will it cost?
will it cost?
Estimating how much it will cost to implement an NDC—and calculating the costs of not doing so—can be crucial steps toward accelerating climate investments in developing countries.
The Importance of Planning to Finance an NDC
Governments face the significant task of planning how to deliver on and finance their NDCs to help achieve their climate-related targets. This process involves integrating high-level commitments into regulatory, financial and fiscal actions, and policies that support the delivery of ambitious climate mitigation and adaptation measures.
Financial resources will come from a variety of sources, from domestic public budgets to international public and private finance. The resources to finance the NDCs can come from different sources, but in order to allocate them efficiently, the costs must be identified. The costs, together with how much is being mobilized, will allow governments to identify the gap that needs to be closed and the policies and financial instruments that need to be in place.
How Can Governments Determine How Much Funding Is Required for NDCs?
Countries can assess the costs associated with implementing their NDCs. Countries have taken various approaches to estimating this cost. Since there is no standard way to conduct cost estimations, some use high-level estimates from aggregating project pipelines to estimate total mitigation and adaptation costs. Others use more general approaches, sometimes based on sectoral estimates of likely costs. Table 1 provides examples of methodologies.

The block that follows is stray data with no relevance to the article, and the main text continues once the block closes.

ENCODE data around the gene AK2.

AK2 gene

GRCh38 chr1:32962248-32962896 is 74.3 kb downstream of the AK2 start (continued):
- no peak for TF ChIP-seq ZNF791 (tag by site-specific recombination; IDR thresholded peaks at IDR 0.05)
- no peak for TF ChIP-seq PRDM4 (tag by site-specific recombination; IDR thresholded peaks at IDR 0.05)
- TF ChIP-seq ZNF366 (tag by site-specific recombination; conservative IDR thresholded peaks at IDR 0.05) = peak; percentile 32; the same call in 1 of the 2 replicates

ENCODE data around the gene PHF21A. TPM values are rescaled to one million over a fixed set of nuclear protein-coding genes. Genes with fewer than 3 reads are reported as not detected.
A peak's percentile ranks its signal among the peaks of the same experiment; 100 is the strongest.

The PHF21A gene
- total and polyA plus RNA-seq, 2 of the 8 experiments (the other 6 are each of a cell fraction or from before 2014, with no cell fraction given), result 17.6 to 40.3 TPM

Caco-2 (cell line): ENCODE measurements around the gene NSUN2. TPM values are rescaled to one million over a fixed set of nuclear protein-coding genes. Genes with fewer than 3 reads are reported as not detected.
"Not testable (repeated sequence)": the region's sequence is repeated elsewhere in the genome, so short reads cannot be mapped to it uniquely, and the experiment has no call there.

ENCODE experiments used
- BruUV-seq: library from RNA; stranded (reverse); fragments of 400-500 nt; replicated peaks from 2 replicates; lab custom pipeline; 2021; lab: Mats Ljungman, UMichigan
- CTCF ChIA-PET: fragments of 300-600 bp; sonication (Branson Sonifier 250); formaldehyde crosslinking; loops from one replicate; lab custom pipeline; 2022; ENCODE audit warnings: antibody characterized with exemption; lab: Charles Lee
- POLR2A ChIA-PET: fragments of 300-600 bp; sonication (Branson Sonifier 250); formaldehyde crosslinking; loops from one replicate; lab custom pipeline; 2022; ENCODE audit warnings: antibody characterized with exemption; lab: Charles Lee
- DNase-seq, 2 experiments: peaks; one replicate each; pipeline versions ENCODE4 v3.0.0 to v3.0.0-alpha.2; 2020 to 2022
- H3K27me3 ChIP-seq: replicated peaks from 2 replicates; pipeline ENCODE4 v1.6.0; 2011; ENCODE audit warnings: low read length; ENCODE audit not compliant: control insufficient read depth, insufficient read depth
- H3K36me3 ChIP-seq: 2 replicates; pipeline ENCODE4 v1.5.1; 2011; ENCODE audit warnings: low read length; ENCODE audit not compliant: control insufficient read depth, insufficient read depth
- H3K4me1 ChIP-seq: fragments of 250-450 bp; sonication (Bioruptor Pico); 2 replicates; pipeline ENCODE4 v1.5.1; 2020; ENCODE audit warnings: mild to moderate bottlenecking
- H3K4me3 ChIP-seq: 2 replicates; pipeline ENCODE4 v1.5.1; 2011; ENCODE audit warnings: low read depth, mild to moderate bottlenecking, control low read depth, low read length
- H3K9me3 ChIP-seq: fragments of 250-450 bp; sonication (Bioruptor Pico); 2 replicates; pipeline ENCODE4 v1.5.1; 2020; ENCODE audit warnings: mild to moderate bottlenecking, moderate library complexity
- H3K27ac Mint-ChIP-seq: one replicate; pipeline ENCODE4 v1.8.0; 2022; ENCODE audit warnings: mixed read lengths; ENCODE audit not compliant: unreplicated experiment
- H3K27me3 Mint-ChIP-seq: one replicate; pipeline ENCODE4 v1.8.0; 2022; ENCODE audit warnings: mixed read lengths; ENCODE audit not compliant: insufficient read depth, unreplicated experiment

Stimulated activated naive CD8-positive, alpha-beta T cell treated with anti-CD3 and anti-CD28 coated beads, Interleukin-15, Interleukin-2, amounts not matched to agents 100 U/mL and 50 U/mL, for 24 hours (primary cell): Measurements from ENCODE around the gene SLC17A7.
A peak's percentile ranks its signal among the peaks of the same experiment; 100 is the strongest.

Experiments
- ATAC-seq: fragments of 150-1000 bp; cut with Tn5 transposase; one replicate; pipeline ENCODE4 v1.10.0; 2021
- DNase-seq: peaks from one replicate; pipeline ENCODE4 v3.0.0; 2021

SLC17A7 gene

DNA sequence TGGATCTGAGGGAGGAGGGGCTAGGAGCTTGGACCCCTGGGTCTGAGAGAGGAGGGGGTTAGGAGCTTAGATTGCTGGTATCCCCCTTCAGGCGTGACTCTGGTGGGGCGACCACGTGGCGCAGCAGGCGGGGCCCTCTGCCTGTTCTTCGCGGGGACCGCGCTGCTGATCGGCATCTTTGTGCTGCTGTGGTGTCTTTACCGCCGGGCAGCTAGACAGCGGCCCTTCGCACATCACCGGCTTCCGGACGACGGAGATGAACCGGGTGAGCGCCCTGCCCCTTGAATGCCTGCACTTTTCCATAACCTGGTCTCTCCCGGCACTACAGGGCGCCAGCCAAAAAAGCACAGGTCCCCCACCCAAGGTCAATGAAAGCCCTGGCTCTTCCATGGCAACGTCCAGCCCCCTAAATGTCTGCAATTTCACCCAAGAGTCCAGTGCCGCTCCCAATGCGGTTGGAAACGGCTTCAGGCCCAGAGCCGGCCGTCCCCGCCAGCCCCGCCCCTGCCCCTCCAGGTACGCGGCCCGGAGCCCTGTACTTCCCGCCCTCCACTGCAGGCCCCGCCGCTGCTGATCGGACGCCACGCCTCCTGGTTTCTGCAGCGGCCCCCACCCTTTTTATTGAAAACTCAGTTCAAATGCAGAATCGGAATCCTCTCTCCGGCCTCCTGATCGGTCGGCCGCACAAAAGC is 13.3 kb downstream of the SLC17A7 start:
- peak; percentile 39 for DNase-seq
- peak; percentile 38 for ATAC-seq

Box 1 | NDC Costing in Colombia
In Colombia, the government has been using a bottom-up approach to estimate the cost of NDC adaptation actions. For example, one adaptation activity is to increase ecological recovery and restoration of 18,000 hectares. Using indirect information on investment, operation and maintenance costs of activities such as ecological recovery and restoration, this reaches an approximate amount, which is then added to the associated administrative and financial costs.
Table 1 | Methodologies to Plan for Implementation of NDC